What Element Forms An Ion With An Electronic Configuration


Atoms are the building blocks of everything around us, including the human body. In order for atoms to form molecules—the units that make up all matter—they must first become ions. A positive or negative charge is added to or subtracted from an atom to create an ion. We refer to this process as ionization. So, let us know about what element forms an ion with an electronic configuration of ar and a –2 charge.

Ions are important because they are what allow atoms to form bonds with other atoms. These bonds are critical for everything from the structure of DNA to the function of muscles. In order for atoms to form these bonds, they must first be able to interact with each other—and that’s where ions come in. By becoming ions, atoms are able to interact with each other and form the molecules that make up all matter. 

There are two types of ions: cations and anions.

An atom with one or more lost electrons and a positive charge is known as a cation. An atom that has gained one or more electrons is known as an anion and, as a result, has a negative charge. The number of electrons that an atom loses or gains determines the magnitude of its charge. For example, if an atom loses two electrons, it will have a charge of +2.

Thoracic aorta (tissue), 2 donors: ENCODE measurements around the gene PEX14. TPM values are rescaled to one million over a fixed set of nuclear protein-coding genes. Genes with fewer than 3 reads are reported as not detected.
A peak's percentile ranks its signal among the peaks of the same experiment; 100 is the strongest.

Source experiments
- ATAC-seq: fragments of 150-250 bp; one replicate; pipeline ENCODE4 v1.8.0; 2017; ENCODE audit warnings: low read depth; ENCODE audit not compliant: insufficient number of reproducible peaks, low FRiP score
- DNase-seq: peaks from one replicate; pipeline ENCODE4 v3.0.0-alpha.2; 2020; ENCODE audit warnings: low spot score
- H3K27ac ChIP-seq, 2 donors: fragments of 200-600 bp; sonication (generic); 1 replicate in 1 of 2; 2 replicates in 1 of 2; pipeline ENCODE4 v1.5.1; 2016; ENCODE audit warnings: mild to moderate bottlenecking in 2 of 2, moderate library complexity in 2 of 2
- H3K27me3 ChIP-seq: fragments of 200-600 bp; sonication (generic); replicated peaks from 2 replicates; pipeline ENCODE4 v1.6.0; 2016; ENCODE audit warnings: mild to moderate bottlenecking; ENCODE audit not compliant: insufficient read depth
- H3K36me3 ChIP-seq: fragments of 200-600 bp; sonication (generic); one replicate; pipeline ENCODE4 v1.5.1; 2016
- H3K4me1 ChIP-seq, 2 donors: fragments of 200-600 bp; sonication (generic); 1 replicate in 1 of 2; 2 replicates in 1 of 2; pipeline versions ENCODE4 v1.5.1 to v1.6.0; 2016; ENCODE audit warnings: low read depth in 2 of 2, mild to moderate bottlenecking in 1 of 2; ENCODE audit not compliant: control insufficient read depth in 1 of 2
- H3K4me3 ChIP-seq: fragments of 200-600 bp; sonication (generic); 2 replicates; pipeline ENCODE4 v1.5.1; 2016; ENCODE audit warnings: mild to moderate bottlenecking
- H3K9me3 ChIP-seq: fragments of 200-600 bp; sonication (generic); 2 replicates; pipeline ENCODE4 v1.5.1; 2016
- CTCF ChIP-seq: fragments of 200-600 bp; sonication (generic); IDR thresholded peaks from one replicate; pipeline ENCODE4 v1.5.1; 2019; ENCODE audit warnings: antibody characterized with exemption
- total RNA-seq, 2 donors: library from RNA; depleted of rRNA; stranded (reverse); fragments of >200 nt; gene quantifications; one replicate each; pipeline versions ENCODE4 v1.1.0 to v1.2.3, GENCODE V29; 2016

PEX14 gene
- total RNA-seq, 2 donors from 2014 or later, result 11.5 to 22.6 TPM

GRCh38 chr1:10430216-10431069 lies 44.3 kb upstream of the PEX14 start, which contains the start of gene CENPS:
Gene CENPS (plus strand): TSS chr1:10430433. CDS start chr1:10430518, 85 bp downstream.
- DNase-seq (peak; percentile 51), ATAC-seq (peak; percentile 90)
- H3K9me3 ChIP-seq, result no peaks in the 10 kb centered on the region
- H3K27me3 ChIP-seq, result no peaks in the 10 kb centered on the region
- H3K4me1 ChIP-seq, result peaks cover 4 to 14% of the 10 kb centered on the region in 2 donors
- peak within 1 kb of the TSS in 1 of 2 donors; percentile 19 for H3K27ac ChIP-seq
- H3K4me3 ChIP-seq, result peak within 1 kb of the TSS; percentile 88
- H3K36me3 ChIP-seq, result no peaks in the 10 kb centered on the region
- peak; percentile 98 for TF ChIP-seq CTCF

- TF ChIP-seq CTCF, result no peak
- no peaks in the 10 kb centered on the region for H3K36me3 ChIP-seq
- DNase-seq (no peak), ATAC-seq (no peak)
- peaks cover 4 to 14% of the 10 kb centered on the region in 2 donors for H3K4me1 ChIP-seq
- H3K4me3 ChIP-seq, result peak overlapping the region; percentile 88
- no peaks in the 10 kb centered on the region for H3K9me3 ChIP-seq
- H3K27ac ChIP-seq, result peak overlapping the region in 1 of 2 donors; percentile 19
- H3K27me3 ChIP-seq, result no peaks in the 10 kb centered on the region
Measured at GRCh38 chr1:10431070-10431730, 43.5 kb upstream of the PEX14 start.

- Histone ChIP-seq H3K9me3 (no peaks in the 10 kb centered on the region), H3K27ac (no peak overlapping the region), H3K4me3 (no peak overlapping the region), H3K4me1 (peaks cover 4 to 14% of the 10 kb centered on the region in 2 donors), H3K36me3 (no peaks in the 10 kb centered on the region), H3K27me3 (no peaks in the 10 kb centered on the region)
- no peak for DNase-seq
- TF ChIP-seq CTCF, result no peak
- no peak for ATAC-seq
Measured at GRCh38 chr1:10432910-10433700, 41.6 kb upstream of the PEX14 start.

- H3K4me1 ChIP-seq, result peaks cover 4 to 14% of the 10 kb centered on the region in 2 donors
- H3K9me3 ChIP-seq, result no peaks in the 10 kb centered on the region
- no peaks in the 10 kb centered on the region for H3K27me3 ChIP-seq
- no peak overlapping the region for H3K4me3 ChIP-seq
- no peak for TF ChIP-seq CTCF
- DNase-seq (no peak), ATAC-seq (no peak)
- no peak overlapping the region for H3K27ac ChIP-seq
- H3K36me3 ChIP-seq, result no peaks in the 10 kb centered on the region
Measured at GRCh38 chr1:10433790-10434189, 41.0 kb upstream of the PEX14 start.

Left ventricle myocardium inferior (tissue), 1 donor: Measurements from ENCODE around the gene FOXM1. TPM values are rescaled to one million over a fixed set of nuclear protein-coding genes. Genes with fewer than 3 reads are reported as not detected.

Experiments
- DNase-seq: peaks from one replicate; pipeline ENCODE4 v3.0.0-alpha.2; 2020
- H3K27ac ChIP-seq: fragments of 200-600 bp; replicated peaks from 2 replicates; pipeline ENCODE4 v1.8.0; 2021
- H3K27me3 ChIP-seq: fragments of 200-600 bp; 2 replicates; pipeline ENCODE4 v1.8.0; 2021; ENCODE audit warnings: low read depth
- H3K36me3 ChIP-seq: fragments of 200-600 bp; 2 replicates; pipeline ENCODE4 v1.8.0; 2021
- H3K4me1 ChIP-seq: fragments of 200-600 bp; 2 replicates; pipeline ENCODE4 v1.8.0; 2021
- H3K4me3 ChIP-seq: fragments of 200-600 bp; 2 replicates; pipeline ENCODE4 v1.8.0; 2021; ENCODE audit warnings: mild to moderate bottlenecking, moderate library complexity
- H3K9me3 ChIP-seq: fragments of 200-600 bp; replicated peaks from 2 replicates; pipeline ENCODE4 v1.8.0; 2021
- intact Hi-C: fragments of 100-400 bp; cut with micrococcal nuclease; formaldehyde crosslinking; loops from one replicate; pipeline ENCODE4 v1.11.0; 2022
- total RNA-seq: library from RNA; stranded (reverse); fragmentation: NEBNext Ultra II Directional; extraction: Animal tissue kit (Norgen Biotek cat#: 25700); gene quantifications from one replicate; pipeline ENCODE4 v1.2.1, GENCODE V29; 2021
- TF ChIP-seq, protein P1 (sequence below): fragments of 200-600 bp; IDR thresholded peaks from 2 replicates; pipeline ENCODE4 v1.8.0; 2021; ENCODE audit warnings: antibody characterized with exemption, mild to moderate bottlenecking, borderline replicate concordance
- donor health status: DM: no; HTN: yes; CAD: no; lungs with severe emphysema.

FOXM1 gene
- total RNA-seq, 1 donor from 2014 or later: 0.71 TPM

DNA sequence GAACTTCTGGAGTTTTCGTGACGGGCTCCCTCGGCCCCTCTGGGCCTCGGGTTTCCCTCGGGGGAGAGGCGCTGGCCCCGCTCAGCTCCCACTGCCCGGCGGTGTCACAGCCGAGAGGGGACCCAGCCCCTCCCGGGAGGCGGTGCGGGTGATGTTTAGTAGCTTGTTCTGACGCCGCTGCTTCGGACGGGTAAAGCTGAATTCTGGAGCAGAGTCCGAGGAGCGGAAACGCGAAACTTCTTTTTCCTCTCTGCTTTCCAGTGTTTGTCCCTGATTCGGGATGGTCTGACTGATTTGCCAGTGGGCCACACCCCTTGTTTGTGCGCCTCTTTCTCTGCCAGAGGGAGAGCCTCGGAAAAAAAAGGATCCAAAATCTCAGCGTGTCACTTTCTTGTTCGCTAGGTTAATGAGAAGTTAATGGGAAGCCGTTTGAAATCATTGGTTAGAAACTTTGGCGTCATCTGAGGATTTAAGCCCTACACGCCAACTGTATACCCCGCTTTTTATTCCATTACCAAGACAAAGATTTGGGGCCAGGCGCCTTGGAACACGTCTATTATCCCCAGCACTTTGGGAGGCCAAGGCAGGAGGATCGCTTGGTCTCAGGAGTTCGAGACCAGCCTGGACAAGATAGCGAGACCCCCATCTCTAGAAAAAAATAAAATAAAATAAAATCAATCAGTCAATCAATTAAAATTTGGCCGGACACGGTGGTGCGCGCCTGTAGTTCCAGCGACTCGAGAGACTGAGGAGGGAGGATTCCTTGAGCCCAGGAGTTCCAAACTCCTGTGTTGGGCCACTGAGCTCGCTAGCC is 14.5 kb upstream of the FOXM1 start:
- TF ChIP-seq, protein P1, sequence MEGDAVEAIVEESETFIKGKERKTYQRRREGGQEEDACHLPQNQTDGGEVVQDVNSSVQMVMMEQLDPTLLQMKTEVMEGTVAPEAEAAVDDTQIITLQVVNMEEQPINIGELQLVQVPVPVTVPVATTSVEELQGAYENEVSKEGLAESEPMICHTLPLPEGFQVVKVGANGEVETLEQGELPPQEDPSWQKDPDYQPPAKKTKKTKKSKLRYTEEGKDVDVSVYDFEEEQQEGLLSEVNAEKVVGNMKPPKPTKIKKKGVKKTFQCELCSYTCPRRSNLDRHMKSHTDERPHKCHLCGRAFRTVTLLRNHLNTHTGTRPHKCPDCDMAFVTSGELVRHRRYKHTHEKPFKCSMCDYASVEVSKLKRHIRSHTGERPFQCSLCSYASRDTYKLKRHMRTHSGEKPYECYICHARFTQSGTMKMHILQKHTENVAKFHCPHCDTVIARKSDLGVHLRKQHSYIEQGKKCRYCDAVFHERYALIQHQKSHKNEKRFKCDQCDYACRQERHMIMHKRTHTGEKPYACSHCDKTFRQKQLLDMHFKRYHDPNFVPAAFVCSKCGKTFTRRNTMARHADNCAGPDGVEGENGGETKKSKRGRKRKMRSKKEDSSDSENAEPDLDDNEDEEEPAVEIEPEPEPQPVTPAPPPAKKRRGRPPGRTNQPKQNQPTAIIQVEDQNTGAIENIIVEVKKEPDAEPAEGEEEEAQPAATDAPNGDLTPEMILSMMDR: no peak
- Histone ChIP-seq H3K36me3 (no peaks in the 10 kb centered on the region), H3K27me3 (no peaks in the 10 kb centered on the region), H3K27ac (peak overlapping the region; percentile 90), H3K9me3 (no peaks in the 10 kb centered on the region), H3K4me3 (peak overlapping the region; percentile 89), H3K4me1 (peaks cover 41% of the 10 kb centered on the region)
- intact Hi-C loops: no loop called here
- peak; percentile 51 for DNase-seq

Types of Ions

Ions can be either monatomic or polyatomic. A monatomic ion is an ion that consists of only one atom. An ion with more than one atom is referred to as a polyatomic ion. For instance, the NH4+ ion, which is made up of a link between one nitrogen atom and four hydrogen atoms, is a polyatomic ion.


The electronic configuration of an ion determines its charge. The electronic configuration of an atom is the arrangement of electrons around the nucleus. The electronic configuration of an ion can be determined by looking at the periodic table. Each element has a unique electronic configuration, which corresponds to its position on the periodic table. 

For example, the element sodium has an electronic configuration of Ar3d10 4s1. This means that it has 18 electrons surrounding its nucleus—two in the innermost energy level (1s orbital), eight in the next energy level (2s and 2px orbitals), and eight in the third energy level (3s, 3px, and 3py orbitals). When sodium forms an ion, it losses one electron from its outermost energy level (4s orbital). This gives it a charge of +1.

So,  an ion is an atom that has either gained or lost electrons, resulting in a net charge.


Ions are important because they allow atoms to interact with each other and form bonds—without these bonds, there would be no DNA, no muscle function, and no matter how we know it! Ions can be either monatomic or polyatomic, and their electronic configurations determine their charges. You can learn more about ions by studying chemistry or by reading about atomic physics!

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